Leaders of any organization will notice that their employees are focused and work hard whenever they are close by, but there’s no way to be around them at all times. What’s most important is that they remain productive and motivated to stay on task when you’re away. Micromanaging is rarely a good option as it stifles the individual employee and makes them feel alienated within the workplace. Instead, make it a point to value your employees and the work they do enough to be proactive in helping them develop their personal work ethic by following these guidelines when they first enter your workplace.


Set up expectations early

Very early. Make sure new employees are given proper and thorough training to set them up for success in their role. Create benchmarks for each specific role within your team so that 6 months or a year down the line, they can assess their own performance and define areas that need improvement.


Welcome them to your team

Even if they’ve been in the workforce for years, new employees will likely be a bit nervous around the office at first. Consider setting up a team lunch at the end of their first week so that everyone can be introduced and start off on the right foot.


Encourage them and identify their successes

Everyone in your team will have various strengths and weaknesses, and new employees are no different. As a leader, you should learn where their strengths lie and what they will need to work on to truly shine in their role. When you notice the employee stepping outside of their comfort zone to complete a task that’s challenging for them, recognize their effort and encourage them to continue taking on these types of assignments in the future.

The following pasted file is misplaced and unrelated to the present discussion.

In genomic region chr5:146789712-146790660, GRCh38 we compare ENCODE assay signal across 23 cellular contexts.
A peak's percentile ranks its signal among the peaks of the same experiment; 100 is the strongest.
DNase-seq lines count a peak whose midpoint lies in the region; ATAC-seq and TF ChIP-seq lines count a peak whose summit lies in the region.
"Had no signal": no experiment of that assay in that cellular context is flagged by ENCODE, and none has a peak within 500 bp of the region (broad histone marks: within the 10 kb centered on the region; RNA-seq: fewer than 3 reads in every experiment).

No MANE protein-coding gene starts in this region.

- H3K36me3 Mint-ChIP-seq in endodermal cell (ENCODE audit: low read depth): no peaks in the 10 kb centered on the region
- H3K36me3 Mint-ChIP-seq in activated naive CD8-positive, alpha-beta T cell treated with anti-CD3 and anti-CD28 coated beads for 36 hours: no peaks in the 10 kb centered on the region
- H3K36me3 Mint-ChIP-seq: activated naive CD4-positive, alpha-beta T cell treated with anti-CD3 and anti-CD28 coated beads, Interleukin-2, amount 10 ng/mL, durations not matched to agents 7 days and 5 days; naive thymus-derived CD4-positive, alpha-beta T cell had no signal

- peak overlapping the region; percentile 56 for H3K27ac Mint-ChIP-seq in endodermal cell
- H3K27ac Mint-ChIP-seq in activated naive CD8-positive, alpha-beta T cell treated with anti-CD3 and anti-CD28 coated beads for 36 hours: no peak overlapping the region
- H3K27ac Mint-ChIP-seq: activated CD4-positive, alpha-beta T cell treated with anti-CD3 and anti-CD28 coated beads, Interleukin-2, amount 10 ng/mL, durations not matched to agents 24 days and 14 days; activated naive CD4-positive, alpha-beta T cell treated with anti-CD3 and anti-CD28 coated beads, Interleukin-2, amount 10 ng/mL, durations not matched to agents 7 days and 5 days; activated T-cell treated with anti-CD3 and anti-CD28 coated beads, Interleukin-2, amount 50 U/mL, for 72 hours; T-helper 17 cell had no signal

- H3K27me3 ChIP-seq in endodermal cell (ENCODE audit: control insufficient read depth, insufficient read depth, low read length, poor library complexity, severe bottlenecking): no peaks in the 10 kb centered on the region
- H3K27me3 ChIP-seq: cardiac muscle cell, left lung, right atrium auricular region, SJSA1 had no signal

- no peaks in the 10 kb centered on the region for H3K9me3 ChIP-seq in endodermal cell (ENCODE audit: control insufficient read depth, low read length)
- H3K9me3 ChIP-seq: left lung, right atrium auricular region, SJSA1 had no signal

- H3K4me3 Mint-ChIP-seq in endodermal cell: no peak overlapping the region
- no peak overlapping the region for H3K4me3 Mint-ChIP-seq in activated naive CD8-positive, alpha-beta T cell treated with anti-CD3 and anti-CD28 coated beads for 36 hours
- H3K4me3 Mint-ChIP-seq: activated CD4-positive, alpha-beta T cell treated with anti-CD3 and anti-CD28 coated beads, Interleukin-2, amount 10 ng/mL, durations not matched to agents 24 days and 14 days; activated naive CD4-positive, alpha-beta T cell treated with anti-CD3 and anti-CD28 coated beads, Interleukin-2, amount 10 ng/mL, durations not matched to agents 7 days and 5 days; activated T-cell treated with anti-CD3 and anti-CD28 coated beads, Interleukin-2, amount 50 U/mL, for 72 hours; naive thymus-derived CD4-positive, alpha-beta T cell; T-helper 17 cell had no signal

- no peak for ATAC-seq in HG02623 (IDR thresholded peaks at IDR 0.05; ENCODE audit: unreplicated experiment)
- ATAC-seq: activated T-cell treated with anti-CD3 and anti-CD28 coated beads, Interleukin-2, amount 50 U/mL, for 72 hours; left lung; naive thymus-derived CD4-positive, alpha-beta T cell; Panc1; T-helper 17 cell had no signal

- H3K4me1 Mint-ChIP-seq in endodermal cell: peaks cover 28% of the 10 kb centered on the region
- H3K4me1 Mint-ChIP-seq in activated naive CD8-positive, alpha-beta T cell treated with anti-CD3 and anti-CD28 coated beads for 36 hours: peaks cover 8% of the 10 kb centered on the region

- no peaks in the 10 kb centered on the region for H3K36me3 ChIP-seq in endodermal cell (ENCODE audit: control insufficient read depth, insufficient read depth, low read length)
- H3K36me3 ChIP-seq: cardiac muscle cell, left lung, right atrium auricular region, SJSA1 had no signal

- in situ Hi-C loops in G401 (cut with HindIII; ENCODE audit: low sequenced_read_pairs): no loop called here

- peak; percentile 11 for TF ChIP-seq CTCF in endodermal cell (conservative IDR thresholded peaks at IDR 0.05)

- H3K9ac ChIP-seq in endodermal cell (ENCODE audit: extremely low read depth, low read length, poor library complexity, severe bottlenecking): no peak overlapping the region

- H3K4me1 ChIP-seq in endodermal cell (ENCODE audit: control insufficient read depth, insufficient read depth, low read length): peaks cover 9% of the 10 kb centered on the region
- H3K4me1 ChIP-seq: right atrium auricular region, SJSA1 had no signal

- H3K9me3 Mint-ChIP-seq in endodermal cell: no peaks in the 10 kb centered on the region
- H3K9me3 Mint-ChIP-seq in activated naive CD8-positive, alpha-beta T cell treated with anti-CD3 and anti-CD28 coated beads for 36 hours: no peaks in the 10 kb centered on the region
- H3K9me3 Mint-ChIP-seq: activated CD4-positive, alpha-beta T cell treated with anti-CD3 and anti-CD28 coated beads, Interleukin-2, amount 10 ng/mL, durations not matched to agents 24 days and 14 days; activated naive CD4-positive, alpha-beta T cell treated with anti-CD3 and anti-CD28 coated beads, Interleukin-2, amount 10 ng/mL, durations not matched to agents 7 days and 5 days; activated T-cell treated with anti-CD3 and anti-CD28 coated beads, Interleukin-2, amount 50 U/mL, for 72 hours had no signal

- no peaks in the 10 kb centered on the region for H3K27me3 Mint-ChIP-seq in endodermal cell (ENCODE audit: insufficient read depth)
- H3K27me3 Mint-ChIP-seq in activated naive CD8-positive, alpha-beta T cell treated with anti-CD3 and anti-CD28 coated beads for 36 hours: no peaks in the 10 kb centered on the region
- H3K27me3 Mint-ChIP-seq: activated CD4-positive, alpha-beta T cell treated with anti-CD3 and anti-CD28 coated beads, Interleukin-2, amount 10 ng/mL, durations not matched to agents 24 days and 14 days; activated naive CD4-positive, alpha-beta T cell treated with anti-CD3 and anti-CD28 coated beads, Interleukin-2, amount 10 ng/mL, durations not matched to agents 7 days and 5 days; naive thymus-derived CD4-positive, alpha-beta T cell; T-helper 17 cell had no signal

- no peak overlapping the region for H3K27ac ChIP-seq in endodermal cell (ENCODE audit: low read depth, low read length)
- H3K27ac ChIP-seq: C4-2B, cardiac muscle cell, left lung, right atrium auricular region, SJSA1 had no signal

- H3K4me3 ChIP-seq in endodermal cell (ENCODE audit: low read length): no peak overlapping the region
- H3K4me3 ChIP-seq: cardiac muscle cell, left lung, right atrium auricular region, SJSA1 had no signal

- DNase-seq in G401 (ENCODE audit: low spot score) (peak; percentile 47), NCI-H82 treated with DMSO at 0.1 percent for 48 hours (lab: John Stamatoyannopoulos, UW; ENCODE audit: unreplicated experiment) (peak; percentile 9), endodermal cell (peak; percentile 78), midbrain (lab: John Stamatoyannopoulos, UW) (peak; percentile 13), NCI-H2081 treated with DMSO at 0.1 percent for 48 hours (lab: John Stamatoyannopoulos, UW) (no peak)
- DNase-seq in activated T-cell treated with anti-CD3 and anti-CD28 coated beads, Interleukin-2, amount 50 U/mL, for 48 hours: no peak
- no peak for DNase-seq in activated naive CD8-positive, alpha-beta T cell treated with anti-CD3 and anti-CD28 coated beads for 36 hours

There’s a reason why recognitions like Employee of the Month and bonus programs exist. These awards motivate employees to work diligently and foster collaboration within the whole team. Even if you’re not willing to implement this type of program, writing a letter to the employee praising them for their hard work when they truly exhibit excellence lets them know they are truly valued within the organization.



Above all else, respect these new employees and acknowledge their commitment to the organization. Mutual feelings of respect between employee and manager will encourage them to come to you with questions and concerns in the early parts of their career within your organization and foster productivity in their role.